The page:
Middle East

U.S. Discusses What To Do With Aid To Egypt

  • Playlist
  • Download
  • Embed
    <iframe src="http://www.npr.org/player/embed/214065321/214065306" width="100%" height="290" frameborder="0" scrolling="no" title="NPR embedded audio player">
  • Transcript

President Obama's national security team met Tuesday to talk about policy options on Egypt. The country's military-backed government has been cracking down on Islamist protesters. The U.S. seems to have little influence or leverage over the situation. But it does give Egypt $1.5 billion a year — most of it to the military.


This is MORNING EDITION, from NPR News. Good morning. I'm David Greene.


And I'm Renee Montagne.

The political crisis in Egypt could be on the verge of yet another dramatic turn: A judge in Cairo just ordered that former dictator Hosni Mubarak be released from jail.

GREENE: It is unclear at this point whether Mubarak will go free. Prosecutors have sought to try him on a series of charges. His release would likely intensify the ongoing turmoil in the country. Now, President Obama's national security team met yesterday afternoon to talk about their policy options on Egypt.

MONTAGNE: The U.S. seems to have little influence over the situation, even though it does give Egypt one-and-a-half billion dollars in aid a year, most of it to the military.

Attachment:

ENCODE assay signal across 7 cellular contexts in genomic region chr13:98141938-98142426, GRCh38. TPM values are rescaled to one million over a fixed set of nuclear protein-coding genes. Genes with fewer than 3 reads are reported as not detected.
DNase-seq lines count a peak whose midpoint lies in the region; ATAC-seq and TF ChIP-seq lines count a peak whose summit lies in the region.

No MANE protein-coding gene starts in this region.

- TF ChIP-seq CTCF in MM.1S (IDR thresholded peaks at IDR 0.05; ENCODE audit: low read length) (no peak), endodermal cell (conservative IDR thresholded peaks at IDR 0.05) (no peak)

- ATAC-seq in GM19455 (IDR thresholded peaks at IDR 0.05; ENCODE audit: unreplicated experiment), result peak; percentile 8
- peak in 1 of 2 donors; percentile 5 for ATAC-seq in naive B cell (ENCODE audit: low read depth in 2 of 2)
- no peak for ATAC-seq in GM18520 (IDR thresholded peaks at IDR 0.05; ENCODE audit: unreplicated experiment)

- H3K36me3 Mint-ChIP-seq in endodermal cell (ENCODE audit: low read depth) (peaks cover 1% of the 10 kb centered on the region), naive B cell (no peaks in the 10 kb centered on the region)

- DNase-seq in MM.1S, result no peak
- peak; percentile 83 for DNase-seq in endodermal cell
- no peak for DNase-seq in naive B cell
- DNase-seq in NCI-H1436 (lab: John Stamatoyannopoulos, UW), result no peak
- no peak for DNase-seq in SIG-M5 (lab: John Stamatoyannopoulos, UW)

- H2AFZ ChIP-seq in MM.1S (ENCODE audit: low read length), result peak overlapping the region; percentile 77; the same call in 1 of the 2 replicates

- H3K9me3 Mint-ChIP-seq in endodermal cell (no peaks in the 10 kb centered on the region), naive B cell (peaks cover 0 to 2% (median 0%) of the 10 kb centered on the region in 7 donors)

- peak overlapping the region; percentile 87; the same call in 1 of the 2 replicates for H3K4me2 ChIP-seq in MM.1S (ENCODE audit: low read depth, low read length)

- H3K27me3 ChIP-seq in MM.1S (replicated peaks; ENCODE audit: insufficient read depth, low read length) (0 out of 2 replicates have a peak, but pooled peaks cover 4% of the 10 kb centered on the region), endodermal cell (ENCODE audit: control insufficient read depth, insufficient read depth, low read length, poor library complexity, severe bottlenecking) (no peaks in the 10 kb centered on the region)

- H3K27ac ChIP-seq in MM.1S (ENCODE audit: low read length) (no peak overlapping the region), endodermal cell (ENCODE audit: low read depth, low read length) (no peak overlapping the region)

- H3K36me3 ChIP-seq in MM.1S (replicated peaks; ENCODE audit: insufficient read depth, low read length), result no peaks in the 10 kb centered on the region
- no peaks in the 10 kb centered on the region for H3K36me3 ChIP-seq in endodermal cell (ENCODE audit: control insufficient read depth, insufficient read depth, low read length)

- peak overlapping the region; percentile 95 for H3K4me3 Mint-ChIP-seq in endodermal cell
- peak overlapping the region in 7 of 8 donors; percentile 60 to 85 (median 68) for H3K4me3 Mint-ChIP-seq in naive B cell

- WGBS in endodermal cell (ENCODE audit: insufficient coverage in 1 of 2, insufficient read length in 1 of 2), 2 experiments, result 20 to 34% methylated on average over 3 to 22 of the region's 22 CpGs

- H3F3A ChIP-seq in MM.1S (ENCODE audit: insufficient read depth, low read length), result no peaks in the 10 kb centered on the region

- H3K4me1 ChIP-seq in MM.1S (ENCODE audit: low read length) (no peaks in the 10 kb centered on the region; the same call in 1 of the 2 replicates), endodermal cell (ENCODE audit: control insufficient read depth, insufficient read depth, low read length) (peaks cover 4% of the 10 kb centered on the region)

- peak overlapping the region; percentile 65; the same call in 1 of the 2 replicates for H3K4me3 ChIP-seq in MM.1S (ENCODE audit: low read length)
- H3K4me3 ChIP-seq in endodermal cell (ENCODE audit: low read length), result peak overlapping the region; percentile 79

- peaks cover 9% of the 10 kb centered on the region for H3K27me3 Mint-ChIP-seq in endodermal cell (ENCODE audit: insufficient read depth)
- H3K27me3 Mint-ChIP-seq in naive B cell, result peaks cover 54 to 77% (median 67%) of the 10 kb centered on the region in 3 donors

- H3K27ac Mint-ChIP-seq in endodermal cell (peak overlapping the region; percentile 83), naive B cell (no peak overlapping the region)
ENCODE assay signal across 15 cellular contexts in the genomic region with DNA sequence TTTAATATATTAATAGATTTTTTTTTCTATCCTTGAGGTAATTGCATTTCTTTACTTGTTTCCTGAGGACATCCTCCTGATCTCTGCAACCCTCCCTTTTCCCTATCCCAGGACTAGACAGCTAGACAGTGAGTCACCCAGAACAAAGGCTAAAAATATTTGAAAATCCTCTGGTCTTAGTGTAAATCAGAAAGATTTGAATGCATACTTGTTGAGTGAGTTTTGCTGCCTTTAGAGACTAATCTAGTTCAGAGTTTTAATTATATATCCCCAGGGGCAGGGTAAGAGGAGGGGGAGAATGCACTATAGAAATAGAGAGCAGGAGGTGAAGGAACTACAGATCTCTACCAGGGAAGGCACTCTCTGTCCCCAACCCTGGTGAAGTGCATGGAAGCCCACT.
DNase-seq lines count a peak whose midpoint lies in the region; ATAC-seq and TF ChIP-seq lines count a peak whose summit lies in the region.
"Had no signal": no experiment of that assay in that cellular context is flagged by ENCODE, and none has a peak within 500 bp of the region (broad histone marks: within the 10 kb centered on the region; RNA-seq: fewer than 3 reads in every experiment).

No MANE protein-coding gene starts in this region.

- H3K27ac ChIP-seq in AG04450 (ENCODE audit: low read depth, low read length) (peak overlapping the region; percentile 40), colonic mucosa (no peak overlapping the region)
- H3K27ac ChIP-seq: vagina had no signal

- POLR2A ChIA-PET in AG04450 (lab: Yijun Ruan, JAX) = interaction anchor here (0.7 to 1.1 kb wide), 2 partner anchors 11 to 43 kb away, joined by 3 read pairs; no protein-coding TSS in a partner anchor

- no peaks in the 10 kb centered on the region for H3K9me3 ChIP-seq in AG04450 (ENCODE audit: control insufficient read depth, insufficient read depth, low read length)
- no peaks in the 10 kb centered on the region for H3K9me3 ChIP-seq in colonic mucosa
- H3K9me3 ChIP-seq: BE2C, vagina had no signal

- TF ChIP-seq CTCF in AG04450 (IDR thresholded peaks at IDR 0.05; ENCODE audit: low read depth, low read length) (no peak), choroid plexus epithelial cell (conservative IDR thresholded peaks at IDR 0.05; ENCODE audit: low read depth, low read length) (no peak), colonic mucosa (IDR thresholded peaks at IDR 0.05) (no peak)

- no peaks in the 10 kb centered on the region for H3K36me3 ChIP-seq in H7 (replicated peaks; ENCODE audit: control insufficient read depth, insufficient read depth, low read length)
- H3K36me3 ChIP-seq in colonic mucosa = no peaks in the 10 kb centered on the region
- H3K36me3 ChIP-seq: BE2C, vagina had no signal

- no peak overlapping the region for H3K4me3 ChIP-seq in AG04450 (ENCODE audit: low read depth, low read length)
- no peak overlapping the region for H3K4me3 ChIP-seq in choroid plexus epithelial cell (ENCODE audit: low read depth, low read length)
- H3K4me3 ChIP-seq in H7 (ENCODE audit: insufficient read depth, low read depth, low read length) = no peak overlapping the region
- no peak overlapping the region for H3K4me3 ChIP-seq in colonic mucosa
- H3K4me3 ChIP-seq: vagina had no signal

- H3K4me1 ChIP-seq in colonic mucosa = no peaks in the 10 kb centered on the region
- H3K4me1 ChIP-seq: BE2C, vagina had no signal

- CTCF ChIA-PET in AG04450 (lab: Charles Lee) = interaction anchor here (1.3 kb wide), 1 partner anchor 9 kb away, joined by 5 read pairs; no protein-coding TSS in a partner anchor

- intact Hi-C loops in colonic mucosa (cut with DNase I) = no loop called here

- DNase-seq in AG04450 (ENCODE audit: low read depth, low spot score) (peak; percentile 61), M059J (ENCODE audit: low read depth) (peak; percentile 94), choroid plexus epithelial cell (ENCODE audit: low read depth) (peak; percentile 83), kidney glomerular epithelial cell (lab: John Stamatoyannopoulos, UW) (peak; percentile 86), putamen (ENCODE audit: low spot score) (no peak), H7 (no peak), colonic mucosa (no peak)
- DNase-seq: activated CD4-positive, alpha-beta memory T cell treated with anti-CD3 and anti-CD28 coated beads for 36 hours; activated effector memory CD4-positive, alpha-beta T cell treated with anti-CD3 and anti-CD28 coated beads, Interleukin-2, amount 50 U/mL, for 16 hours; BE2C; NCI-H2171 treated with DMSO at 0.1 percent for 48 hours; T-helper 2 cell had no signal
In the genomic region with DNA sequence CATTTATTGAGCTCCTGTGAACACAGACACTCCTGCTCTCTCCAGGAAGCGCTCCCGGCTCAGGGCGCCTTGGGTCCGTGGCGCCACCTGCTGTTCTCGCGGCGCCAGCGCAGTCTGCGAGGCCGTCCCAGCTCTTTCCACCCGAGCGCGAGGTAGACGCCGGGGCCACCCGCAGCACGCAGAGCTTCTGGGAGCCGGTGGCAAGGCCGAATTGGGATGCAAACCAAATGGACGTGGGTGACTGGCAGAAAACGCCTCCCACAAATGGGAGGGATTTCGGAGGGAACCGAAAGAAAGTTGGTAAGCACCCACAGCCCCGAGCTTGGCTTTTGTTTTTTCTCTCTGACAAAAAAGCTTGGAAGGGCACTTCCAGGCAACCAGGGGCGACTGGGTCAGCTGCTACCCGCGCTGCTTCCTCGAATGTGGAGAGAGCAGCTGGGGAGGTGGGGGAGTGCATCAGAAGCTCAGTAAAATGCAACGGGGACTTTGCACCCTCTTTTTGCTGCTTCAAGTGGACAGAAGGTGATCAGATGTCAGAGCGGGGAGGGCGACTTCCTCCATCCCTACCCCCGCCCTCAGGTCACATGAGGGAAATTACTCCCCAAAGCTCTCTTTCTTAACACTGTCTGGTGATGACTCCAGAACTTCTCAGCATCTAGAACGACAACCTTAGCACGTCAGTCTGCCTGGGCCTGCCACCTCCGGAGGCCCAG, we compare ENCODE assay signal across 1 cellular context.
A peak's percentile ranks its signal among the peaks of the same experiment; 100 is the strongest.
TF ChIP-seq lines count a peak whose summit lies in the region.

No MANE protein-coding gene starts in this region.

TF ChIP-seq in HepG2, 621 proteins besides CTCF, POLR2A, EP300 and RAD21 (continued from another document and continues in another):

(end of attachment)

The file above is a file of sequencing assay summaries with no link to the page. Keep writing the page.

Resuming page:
White House spokesman Josh Earnest says all that is under review, but it's complicated.


JOSH EARNEST: Providing foreign assistance is not like a spigot. You don't turn it off and on, or turn it up or down like a faucet. Assistance is provided episodically.

MONTAGNE: The last installment of this year's military aid, $585 million, could be withheld.

GREENE: An aide to Vermont Democrat Patrick Leahy, who chairs a Senate Appropriations subcommittee, says his office was told that the transfer of military aid has already stopped. White House officials deny that.

MONTAGNE: Senator Leahy is among those reminding the Obama administration that, by law, the U.S. has to cut off aid when a democratically elected government is deposed by a military coup or decree. The White House has carefully avoided calling the ouster of Mohamed Morsi a coup.

GREENE: And the White House is taking its time reviewing U.S. aid to Egypt, which dates back to the 1979 peace accord that Egypt signed with Israel.

Copyright © 2013 NPR. All rights reserved. Visit our website terms of use and permissions pages at www.npr.org for further information.

NPR transcripts are created on a rush deadline by a contractor for NPR, and accuracy and availability may vary. This text may not be in its final form and may be updated or revised in the future. Please be aware that the authoritative record of NPR’s programming is the audio.



Please keep your community civil. All comments must follow the NPR.org Community rules and terms of use, and will be moderated prior to posting. NPR reserves the right to use the comments we receive, in whole or in part, and to use the commenter's name and location, in any medium. See also the Terms of Use, Privacy Policy and Community FAQ.

NPR thanks our sponsors

Become an NPR sponsor

Support comes from